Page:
Background: Acute migraine attacks effect 18% of women in the United States, and six to seven percent of men. The disabling nature of these attacks, in combination with their chronic patterns of occurrence, impact and disrupt multiple aspects of a person’s life. There are many abortive medications available, but none are free from side effects. Migraineurs continue to explore alternative treatment options for this continuous battle against acute migraine attacks. This systematic review examines the efficacy of acupuncture for the treatment of an acute migraine attack when compared to a control. The evidence was reviewed and evaluated using GRADE.
Method: A comprehensive review of the current medical literature was executed using PubMed, Web of Science, Medline, EBM Reviews, and CINHAL.
Results: Two studies were reviewed. One study compared acupuncture to sham acupuncture, and found acupuncture to be more effective at 2 and 4 hours after treatment, but not at earlier time points. The other study compared acupuncture to a placebo sumatriptan and sumatriptan when given at first signs of an attack, and established acupuncture to be more successful than the placebo sumatriptan in preventing a full attack.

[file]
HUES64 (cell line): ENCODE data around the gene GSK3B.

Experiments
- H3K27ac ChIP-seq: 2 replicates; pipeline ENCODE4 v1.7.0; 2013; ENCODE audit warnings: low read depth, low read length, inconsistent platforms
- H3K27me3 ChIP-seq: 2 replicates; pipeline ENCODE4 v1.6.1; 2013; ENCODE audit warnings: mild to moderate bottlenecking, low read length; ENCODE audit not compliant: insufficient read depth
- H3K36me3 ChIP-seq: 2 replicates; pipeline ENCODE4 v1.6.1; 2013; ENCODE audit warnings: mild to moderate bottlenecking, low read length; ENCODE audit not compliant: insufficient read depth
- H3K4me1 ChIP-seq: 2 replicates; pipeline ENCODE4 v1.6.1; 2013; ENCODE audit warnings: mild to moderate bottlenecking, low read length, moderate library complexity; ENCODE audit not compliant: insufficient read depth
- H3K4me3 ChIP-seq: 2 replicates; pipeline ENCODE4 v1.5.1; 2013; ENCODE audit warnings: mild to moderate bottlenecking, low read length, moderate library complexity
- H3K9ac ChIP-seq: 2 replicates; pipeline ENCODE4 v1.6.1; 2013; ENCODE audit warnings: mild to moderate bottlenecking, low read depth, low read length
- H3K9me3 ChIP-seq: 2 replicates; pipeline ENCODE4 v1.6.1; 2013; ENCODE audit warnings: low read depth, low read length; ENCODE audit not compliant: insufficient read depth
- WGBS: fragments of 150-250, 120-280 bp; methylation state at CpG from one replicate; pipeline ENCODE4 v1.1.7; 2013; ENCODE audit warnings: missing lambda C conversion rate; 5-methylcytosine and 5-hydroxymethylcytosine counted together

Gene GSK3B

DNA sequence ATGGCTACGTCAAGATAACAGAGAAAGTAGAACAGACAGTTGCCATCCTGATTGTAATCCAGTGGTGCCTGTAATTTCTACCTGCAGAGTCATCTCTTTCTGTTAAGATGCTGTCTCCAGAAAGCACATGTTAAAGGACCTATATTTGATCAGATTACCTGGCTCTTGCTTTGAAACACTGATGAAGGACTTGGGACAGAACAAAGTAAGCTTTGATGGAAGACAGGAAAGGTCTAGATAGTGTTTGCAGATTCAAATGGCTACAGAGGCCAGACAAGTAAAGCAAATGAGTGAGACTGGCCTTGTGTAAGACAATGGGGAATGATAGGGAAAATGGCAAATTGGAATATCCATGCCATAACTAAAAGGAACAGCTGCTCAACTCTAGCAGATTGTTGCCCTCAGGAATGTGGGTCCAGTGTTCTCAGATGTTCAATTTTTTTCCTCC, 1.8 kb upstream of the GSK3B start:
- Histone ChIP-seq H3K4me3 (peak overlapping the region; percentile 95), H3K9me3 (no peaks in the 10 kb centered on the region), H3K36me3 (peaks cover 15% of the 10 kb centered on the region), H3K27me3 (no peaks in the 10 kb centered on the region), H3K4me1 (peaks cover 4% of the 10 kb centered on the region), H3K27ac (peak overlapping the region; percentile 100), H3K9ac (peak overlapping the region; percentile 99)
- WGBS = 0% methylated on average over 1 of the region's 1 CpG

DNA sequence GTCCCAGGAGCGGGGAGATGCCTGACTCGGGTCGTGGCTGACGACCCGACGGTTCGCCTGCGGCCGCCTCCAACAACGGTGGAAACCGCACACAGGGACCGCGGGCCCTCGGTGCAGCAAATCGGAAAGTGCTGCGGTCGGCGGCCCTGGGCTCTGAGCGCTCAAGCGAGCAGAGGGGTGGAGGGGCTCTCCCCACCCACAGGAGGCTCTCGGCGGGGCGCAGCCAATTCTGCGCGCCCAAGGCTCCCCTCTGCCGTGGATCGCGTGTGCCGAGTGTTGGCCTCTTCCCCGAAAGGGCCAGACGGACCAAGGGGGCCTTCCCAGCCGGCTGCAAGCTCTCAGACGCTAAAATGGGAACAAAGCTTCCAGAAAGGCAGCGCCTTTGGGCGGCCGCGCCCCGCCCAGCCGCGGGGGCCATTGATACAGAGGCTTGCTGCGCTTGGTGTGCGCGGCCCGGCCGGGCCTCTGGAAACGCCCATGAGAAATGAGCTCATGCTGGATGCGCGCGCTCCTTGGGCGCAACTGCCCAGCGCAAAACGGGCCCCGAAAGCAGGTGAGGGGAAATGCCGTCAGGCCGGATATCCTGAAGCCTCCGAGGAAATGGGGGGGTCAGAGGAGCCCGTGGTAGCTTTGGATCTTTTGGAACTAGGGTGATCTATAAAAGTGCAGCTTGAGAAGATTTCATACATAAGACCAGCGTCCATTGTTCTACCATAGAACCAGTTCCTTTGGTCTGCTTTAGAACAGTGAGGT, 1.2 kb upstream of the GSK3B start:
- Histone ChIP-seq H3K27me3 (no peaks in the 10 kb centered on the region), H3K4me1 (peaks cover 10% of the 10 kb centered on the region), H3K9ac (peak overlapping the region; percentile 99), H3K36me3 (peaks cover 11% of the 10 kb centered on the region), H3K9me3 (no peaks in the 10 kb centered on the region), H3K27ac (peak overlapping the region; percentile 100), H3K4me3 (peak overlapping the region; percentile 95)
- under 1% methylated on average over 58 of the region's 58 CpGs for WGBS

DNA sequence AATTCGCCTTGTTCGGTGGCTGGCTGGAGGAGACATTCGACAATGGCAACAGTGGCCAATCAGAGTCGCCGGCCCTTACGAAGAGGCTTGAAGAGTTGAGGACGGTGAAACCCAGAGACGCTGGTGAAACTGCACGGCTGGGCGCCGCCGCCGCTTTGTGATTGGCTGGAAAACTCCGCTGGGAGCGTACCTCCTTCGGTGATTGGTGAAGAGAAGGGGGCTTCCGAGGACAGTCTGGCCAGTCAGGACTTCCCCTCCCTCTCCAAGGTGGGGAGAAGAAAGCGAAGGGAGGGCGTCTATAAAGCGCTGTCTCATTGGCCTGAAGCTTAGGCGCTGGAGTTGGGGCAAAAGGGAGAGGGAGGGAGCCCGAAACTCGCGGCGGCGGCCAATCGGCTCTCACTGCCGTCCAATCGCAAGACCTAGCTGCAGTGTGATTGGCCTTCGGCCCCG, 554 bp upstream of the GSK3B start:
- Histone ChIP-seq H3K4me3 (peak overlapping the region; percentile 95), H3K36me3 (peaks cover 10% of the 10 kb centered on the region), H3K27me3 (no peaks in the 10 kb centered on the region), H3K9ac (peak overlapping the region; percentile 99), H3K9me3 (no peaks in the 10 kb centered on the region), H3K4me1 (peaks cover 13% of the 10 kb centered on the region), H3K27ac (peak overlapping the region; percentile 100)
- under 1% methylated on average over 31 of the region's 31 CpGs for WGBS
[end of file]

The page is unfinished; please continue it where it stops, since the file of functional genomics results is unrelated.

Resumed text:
Conclusion: Due to an overall moderate GRADE of evidence, more research is needed before acupuncture merits a strong recommendation as an option for treatment of acute migraine attack. However, acupuncture did demonstrate superiority in the treatment of an acute migraine attack when compared with a control, and should be considered as an alternative treatment option.
Keywords: Acupuncture, migraine, acute
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